Time for debate over; time to act
No matter how much evidence accumulates in favor of human-induced climate change, no matter how much climate disruption occurs before our very eyes, there will always be doubters and deniers. But as their numbers wane and their delusion and irrationality increases, can we afford to continue the climate change debate?
The longer it lasts, the less time we have to act. At this point, wouldn't it be wiser, more prudent and in our best interest to instead engage in a discussion of risk-reward analysis?
Comparing the risks and rewards of taking action versus "business as usual," both under the premise of climate change being real and nonexistent, one thing becomes very clear. The worst scenario — by far — is the strategy of doing nothing while climate change turns out to be real.
Climate disruption (a more accurate, revealing phrase than climate change) is certain to have profound, life-altering consequences. It is foolish to think they will all be favorable. This is an issue on which we should desperately want to err on the side of caution.
We have already squandered a couple of decades. Given what we know about the levels of carbon dioxide, acidification of the world's oceans and melting of glaciers around the planet, we should be embarking on an aggressive and urgent campaign to reduce our carbon emissions.
Chip Thomas, Tampa
Nick Anderson cartoon | Aug. 7
What an excellent depiction of reality in Nick Anderson's cartoon Tuesday, with the GOP asking President Barack Obama, "Why can't you bring home the gold?" while refusing to budge.
Obama has become the most filibustered president in history, which during the worst recession in 80 years makes no sense. This from a party that publicly stated over a year ago that their No. 1 goal is to make sure Obama doesn't get a second term — not the economy and not job creation. Numerous jobs bills have been blocked repeatedly.
We all understand opposition party politics, but this has gone way over the line, and the only people hurt are the very people who are supposed to be protected.
Bobby Lonardo, Seminole
Republican National Convention
Success has many fathers
I hope that the RNC delegates find our hospitality unmatched and enjoy their visit in every way. I will be busy avoiding all of them while trying to run my small business.
I started my software business of three people in Tampa in 1991 using my meager savings and my Visa card to get going. I paid myself just enough to qualify for benefits — yes, we offered health insurance to employees on day one. Today we employ nearly 100 U.S. citizens (as well as a few overseas).
My success certainly is in large part a testament to my dedication and hard work, and certainly the dedication and hard work of the men and women I have been fortunate to have work with me. However, it is also made possible because of our stable capital markets, efficient banking system, well-educated workforce, our roads, airports, utilities, and of course dedicated public servants in our schools, sanitation, police and fire departments. No, I did not build any of that.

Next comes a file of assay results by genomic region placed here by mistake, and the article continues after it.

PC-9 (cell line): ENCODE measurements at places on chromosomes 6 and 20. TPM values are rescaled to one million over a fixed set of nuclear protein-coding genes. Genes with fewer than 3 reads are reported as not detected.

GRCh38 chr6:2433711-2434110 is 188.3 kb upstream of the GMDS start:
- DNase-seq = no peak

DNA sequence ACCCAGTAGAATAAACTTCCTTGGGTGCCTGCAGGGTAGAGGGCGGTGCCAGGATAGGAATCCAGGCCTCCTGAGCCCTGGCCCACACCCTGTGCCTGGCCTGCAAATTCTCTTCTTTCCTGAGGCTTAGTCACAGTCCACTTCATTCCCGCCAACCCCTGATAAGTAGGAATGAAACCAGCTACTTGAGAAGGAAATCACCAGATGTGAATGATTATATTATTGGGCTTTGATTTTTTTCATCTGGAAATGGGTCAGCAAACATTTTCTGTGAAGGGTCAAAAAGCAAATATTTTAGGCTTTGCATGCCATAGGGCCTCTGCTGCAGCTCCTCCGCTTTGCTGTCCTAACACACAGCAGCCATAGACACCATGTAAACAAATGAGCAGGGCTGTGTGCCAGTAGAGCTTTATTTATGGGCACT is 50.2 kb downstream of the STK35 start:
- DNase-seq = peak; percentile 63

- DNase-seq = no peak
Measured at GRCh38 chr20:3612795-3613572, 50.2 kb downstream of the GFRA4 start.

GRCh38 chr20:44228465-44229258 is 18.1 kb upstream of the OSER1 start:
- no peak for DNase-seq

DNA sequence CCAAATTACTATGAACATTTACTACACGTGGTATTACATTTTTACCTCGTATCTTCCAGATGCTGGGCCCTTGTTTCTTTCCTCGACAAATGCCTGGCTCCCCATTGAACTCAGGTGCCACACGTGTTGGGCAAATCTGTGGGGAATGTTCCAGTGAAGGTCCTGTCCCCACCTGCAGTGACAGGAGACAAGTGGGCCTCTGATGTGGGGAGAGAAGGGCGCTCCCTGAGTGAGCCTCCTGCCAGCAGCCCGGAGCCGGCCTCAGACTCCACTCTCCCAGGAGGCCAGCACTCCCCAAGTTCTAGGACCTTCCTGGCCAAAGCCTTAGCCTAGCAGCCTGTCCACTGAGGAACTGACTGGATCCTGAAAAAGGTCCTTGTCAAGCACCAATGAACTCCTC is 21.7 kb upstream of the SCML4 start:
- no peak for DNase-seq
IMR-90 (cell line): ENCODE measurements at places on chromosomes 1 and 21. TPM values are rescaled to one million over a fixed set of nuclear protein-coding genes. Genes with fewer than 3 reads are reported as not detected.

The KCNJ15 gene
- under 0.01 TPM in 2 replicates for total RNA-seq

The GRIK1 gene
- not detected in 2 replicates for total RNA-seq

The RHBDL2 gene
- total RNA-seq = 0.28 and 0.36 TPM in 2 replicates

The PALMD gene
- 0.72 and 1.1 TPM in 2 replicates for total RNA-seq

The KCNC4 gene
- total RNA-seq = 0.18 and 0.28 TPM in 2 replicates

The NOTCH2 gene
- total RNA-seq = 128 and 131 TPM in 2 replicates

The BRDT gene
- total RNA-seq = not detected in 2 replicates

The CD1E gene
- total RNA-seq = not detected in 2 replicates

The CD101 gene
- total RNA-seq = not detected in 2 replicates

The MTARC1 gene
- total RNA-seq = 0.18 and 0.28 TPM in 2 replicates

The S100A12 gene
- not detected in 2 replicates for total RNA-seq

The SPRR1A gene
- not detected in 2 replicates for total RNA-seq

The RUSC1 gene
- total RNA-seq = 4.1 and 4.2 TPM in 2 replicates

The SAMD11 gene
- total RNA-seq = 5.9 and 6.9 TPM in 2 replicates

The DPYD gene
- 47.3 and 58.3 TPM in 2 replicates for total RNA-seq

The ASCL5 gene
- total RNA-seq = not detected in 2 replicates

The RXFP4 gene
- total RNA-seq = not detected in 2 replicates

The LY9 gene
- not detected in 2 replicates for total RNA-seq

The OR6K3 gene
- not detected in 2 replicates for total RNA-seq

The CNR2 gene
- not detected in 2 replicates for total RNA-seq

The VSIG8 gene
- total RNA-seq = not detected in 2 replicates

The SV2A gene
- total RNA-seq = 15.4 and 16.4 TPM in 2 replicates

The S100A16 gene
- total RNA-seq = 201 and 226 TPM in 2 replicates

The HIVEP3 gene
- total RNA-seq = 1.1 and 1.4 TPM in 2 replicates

The American Dream needs to be available to all Americans, regardless of race, creed or social status. Our values are hollow if benefits continue to accrue to an ever-narrowing group of citizens. The Republicans want to give me a tax cut, and I want them to instead invest it in the American Dream for all.
Jack Berlin, Tampa
For a wider, stronger democracy | Aug. 8, editorial
The missing middle
The smartest thing Democrats can do is open their primaries to independents.
Independents will decide many elections. They matter; they are the "middle." If independents are allowed to vote in Democratic primaries, they are much more likely to vote in the general election.
This could cause candidates to develop platforms appealing to the middle. You can be sure the Republicans won't invite independent input in selecting candidates. The Republican Party only wants radical conservative candidates who will not negotiate.
Opening the Democratic primaries would create better platforms, better candidates, less polarization and better government.
Jim Whiting, Redington Shores
Postal service losses hit $5.2B | Aug. 10
If the U.S. Postal Service were a publicly traded company, stockholders would have abandoned it in droves and it would have gone into bankruptcy. Retiree health benefits mandated by Congress for this quarter alone amount to $3.1 billion of the loss. It doesn't take higher math to figure out that the postal service is already bankrupt.
So where is Congress? It sends out mandates but no money to back them up.
It is time to act. The same rules that we apply to corporations apply to the USPS. Get your act together through bankruptcy protection.
Sankaran S. Babu, Wesley Chapel
Do your research
What has this country become? Shall we elect candidates because they have the best advertisements? Advertisements may be false.
If we do not consider a candidate's record of accomplishments and believe his or her plans for the future, we will obtain the "best politicians money can buy" and liars who continue to pull the wool over our eyes. Do your research and vote for a candidate you can accept.
Vote to protect our freedom, instead of voting to give it away for a false perception of security.
David Figueroa, Valrico
Rays plan adds to friction at City Hall Aug. 10
Mayor looking out for us
I applaud St. Petersburg Mayor Bill Foster for upholding his fiduciary responsibility to the residents of the city. It is not his job to surrender our interests to any developer/lawyer/city official/sports team that wants a do-over with a binding contract.
Many of us love the Trop and the way Foster is looking out for our interests and don't want any more of our tax money going to line the pockets of already wealthy individuals.
Dave Hoover, St. Petersburg